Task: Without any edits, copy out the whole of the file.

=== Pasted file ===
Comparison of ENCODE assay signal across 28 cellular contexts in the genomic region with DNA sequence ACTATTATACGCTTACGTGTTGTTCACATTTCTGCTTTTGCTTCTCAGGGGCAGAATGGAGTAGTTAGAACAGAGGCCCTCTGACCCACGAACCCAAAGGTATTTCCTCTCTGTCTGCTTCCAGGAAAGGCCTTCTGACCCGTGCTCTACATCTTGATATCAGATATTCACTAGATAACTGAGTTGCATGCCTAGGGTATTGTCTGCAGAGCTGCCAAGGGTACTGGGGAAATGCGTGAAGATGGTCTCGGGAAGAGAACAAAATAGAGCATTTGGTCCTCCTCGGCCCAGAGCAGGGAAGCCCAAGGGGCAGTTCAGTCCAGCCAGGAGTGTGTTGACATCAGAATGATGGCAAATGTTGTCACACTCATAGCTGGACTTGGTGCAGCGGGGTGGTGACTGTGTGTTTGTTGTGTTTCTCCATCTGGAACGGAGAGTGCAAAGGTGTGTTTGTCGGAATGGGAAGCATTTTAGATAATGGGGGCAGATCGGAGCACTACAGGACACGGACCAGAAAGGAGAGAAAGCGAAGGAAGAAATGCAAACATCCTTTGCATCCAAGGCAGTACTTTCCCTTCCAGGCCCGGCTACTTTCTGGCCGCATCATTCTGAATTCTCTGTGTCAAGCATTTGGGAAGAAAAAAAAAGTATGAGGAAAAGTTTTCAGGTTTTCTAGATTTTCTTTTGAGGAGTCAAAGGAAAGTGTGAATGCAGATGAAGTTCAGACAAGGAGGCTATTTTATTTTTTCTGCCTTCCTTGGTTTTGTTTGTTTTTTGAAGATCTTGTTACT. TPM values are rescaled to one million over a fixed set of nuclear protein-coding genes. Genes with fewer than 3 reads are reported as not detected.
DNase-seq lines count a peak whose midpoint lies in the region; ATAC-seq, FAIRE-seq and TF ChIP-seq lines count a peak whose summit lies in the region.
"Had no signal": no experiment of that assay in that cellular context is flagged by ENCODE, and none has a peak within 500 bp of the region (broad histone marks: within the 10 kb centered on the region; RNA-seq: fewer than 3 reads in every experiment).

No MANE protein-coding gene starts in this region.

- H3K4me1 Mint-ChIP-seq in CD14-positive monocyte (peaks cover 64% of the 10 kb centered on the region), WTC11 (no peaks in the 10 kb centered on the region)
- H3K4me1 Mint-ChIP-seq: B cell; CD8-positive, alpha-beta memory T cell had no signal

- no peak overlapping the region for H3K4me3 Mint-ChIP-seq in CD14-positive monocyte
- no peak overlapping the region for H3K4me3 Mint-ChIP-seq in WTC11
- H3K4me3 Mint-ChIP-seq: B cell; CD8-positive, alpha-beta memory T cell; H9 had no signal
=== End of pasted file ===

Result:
Comparison of ENCODE assay signal across 28 cellular contexts in the genomic region with DNA sequence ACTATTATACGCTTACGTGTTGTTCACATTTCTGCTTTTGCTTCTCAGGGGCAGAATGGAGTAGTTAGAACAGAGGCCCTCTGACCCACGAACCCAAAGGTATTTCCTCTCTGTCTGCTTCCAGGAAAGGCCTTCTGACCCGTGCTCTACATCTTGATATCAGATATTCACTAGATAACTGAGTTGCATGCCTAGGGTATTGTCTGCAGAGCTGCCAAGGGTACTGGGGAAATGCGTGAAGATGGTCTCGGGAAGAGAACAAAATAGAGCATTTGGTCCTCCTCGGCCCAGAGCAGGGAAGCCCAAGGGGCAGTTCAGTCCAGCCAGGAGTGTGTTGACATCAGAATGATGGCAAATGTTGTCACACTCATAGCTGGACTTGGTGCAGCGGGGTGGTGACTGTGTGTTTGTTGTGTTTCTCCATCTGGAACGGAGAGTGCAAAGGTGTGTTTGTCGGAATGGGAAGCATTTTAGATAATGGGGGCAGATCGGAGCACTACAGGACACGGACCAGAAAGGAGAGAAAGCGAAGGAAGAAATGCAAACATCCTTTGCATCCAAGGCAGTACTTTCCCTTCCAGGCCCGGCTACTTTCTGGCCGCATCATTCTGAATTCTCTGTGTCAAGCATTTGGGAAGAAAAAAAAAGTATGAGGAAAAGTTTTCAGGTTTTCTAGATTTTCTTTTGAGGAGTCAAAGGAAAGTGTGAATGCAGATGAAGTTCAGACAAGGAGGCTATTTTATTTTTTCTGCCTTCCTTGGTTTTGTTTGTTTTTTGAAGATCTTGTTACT. TPM values are rescaled to one million over a fixed set of nuclear protein-coding genes. Genes with fewer than 3 reads are reported as not detected.
DNase-seq lines count a peak whose midpoint lies in the region; ATAC-seq, FAIRE-seq and TF ChIP-seq lines count a peak whose summit lies in the region.
"Had no signal": no experiment of that assay in that cellular context is flagged by ENCODE, and none has a peak within 500 bp of the region (broad histone marks: within the 10 kb centered on the region; RNA-seq: fewer than 3 reads in every experiment).

No MANE protein-coding gene starts in this region.

- H3K4me1 Mint-ChIP-seq in CD14-positive monocyte (peaks cover 64% of the 10 kb centered on the region), WTC11 (no peaks in the 10 kb centered on the region)
- H3K4me1 Mint-ChIP-seq: B cell; CD8-positive, alpha-beta memory T cell had no signal

- no peak overlapping the region for H3K4me3 Mint-ChIP-seq in CD14-positive monocyte
- no peak overlapping the region for H3K4me3 Mint-ChIP-seq in WTC11
- H3K4me3 Mint-ChIP-seq: B cell; CD8-positive, alpha-beta memory T cell; H9 had no signal